Market intelligence company Newzoo released a new study informing that the cloud gaming market would produce USD 6.5 billion in 2024 globally. This work follows previous analysis from the research firm. Progression shows that global cloud gaming market will reach USD 1.4 billion (the first time passing the coveted billion-dollar mark) by the end of 2021 (it was USD 633 million in 2020, a +121.17% difference) and USD 5.14 billion by the end of 2023 (+364% v. 2021).
The increase in revenue is partly due to the growth of cloud gaming users. By the end of 2021, it is projected that there will be 23.7 million paying service users. This indicator will expand to 60.7 million (+156%) by 2024.
Newzoo attributes this expected growth in cloud gaming for a number of reasons: new services are emerging (companies like Microsoft, Amazon, and Facebook) as current ones continue to expand and more publishers are using the system while releasing new titles. Besides, as technology progresses to create a better user experience, COVID-19 is still provoking challenges and it remains difficult for consumers to get new hardware.
WHAT IS CLOUD GAMING
Cloud gaming revenues can be defined as the amount the market generates in consumer spending on cloud gaming services: digital full-game purchases, in-game spending, and monthly fees to use the services themselves, as well as spending on game subscriptions that operate with cloud gaming services.
With gaming technology constantly evolving, upgrading hardware every few years is mandatory to enjoy the latest titles, but this comes with a large price tag. By connecting to devices in the cloud, costs are rapidly reduced to a subscription fee, and the provider takes on all the responsibilities of maintaining high-end gaming systems. With no need for on-site hardware, cloud gaming saves space in the home and eliminates the noise and heat generated by gaming machines.
Kantar’s Worldpanel ComTech shows that, due to COVID-19 lockdown, an extra 600,000 households started playing consoles on their TV in 2020 across the EU5 (France, Germany, Great Britain, Italy and Spain), presenting an opportunity to reach 19.3 million people in those European markets. Yet whilst consoles will continue to play an integral role in the industry, a revolution is on the horizon. Back in 2019, Phil Spencer, the head of Microsoft’s Xbox brand, announced the launch of Project xCloud, Microsoft’s venture into cloud gaming. Cloud gaming aims to do for video games what Spotify and Netflix have done for music and films: make them available on any device with an internet connection.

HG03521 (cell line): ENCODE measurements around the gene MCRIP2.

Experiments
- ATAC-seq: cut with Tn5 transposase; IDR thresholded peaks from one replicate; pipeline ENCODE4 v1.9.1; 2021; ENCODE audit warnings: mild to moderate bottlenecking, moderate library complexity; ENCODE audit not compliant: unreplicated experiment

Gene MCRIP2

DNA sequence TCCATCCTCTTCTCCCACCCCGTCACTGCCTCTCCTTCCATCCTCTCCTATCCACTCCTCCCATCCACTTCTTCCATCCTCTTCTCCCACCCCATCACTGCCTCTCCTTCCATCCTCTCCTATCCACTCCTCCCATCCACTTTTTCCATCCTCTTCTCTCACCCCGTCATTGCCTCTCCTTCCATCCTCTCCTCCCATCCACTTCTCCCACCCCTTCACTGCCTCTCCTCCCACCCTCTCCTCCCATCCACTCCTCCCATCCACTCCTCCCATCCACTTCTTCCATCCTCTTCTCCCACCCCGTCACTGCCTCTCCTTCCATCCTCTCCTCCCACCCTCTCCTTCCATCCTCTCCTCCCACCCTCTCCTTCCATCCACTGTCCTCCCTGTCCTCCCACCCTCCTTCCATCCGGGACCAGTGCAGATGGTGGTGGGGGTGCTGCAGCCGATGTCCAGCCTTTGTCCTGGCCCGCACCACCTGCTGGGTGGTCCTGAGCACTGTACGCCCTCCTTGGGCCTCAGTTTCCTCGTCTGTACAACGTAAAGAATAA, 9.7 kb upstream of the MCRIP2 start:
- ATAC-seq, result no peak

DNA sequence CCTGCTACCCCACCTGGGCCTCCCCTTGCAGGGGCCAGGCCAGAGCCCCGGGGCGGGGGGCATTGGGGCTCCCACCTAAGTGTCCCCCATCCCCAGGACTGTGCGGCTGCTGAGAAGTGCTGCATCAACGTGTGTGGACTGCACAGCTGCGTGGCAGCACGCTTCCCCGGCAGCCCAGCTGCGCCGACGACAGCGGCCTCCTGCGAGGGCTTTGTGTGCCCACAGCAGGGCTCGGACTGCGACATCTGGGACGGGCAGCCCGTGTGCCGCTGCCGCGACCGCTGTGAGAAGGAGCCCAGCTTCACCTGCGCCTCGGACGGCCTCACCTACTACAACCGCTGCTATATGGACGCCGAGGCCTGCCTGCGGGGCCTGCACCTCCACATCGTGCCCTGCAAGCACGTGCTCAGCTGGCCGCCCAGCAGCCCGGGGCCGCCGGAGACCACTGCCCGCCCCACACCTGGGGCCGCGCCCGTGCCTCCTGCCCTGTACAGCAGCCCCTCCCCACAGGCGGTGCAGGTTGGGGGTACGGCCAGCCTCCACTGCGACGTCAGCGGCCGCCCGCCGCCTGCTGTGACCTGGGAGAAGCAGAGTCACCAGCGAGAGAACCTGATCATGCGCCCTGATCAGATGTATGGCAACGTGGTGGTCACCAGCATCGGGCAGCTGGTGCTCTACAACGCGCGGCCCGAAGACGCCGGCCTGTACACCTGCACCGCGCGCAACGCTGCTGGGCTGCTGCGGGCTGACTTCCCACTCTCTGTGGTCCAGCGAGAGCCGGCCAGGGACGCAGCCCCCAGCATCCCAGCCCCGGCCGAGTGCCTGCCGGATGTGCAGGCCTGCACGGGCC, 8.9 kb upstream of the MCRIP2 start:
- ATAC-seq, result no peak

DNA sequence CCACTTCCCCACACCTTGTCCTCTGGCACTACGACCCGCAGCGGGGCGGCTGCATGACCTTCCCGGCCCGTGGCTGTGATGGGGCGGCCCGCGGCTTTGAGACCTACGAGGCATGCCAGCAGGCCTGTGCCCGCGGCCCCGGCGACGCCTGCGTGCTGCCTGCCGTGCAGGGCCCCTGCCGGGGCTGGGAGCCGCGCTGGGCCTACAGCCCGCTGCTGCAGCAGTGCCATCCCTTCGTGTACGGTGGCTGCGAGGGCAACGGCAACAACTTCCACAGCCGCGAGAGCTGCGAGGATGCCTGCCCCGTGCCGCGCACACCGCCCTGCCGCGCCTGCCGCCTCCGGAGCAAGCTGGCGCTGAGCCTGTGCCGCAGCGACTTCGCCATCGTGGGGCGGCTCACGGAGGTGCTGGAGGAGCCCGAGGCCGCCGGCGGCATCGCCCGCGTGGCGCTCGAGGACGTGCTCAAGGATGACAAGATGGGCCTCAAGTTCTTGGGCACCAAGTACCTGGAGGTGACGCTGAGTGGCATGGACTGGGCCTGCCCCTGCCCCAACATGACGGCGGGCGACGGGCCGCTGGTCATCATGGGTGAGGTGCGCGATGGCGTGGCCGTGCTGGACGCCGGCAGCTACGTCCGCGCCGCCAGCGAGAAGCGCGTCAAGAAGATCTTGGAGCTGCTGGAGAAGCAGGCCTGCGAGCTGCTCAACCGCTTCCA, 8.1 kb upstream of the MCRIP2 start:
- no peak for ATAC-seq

Part of 2021’s massive jump in cloud gaming revenues is due to increased cloud gaming activity from companies big and small. Some of them can be mentioned, such as Microsoft, Amazon, Facebook or NVIDIA. Smaller, independent cloud gaming services successfully targeted markets around the world, including emerging regions (via partnerships with local telcos).
In the near future, cloud gaming will allow consumers to play blockbuster titles on virtually any screen with an Internet connection, regardless of the hardware. The global rollout of 5G technology will ameliorate existing connectivity issues (lag being a major frustration for any online gamer), spurring further growth of cloud gaming throughout the next five years. Great Britain and the U.S. have the greatest 5G capable smartphone connectivity rates, with 54% and 59% of consumers connected to a 5G tariff, respectively. The space presents a significant opportunity for both existing players and prospective entrants. Competition is set to further intensify, and Google, Amazon and Apple have forayed into cloud gaming with mixed success. Netflix has also announced that it plans to launch mobile gaming within a year, making them initially available via its mobile app.
The cloud gaming’s future is unequivocally promising. While some of the bigger first-to-market services are facing challenges, these growing pains are common and necessary in young, fast-moving markets like this one. Simply put, cloud gaming is here to stay, and its importance and prominence will only grow.